There is an example which I like to give, in order to demonstrate that the intuitive reasoning which unconsciously transforms confidence intervals into probability intervals for the true value is, in fact, very close to the Bayes' theorem. Let us imagine we see a hunting dog in a forest and have to guess where the hunter is, knowing that there is a 50% probability that the dog is within 100 m around him. The terms of the analogy with respect to observable and true value are obvious. Everybody will answer immediately that, with 50% probability, the hunter is within 100 m from the dog. But everybody will also agree that the solution relies on some implicit assumptions: uniform prior distribution (of the hunter in the forest) and symmetric likelihood (the dog has no preferred direction, as far as we know, when he runs away from the hunter). Any variation in the assumptions leads to a different solution. And this is also easily recognized by physicists, expecially HEP physicists, who are aware of situations in which the prior is not flat (like the cases of a bremsstrahlung photon or of a cosmic ray spectrum) or the likelihood is not symmetric (not all detectors have a nice Gaussian response). In these situations intuition may still help a qualitatively guess to be made about the direction of the effect on the value of the measurand, but a formal application of the Bayesian ideas becomes crucial in order to state a result which is consistent with what can be honestly learned from data.
3.4. Bayes versus Monte Carlo
The fact that Bayesian inference is not currently used in HEP does not imply that non-trivial inverse problems remain unsolved, or that results are usually wrong. The solution often relies on extensive use of Monte Carlo (MC) simulation (13) and on intuition. The inverse problem is then treated as a direct one. The quantities of interest are considered as MC parameters, and are varied until the best statistical agreement between simulation output and experimental data is achieved. In principle, this is a simple numerical implementation of Maximum Likelihood, but in reality the prior distribution is also taken into account in the simulation when it is known to be non uniform (like in the aforementioned example of a cosmic ray experiment). So, in reality what it is often maximized is not the likelihood, but the Bayesian posterior (likelihood × prior), and, as said before, the result is intuitively considered to be a probabilistic statement for the true value. So, also in this case, the results are close to those obtainable by Bayesian inference, especially if the posterior is almost Gaussian (parabolic negative log-likelihood). Problems may occur, instead, when the ``not used'' prior is most likely not uniform, or when the posterior is very non-Gaussian. In the latter case the difference between mode and average of the distribution, and the evaluation of the uncertainty from the ``(log-likelihood) = 1/2 rule'' can make quite a difference to the result.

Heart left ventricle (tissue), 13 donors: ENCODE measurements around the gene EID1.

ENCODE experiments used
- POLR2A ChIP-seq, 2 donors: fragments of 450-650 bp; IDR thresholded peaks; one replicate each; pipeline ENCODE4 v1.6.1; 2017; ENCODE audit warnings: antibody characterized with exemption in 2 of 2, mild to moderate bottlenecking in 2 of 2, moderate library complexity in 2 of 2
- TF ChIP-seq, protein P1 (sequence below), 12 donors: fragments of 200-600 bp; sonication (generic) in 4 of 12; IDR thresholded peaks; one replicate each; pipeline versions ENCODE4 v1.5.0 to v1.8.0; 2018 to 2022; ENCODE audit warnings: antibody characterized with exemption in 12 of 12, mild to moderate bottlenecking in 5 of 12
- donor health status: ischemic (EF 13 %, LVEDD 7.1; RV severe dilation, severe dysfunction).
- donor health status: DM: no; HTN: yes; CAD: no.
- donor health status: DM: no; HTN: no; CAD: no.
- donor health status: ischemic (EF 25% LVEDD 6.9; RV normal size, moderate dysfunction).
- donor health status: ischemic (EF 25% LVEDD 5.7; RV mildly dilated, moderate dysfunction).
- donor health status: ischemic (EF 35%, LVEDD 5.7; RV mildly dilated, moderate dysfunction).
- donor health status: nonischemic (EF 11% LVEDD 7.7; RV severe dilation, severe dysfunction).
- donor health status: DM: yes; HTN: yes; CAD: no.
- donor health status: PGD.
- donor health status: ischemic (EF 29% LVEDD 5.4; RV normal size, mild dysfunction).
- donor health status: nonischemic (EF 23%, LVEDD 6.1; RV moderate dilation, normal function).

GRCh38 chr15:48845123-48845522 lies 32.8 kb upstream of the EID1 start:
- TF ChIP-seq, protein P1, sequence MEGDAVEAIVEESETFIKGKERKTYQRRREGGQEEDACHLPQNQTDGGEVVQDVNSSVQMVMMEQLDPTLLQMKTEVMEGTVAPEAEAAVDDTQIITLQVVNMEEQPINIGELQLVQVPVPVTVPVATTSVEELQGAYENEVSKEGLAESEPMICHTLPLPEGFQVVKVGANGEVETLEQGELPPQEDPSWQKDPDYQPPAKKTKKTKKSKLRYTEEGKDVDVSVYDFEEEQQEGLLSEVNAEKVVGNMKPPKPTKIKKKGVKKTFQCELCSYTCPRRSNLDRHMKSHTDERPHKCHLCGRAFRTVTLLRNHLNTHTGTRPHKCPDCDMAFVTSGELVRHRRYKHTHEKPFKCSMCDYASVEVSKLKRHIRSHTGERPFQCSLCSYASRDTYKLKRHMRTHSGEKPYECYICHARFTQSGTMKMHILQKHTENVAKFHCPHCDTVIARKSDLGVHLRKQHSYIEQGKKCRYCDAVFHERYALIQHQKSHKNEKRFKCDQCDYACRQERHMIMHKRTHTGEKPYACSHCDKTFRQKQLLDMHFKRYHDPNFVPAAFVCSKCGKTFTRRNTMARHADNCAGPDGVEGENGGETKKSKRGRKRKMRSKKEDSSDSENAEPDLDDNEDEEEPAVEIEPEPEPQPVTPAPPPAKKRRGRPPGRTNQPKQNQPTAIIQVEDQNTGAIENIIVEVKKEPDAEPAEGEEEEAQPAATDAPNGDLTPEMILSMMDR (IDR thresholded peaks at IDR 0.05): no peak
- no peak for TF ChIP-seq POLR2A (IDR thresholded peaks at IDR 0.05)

12 Certainly one may find people aware of the ``sophistication'' of the frequentist approach, but these kinds of probabilistic statements are currently heard in conferences and no frequentist guru stands up to complain that the speaker is talking nonsense. Back.
13 If there is something in which HEP physicists really believe, it is Monte Carlo simulation! It plays a crucial role in all analyses, but sometimes its use as a multipurpose brute force problem solver is really unjustified and it can, from a cultural point of view, be counterproductive. For example, I have seen it applied to solve elementary problems which could be solved analytically, like ``proving'' that the variance of the sum of two random numbers is the sum of the variances. I once found a sentence at the end of the solution of a standard probability problem which I consider to be symptomatic of this brute force behaviour: ``if you don't trust logic, then you can make a little Monte Carlo...''. Back.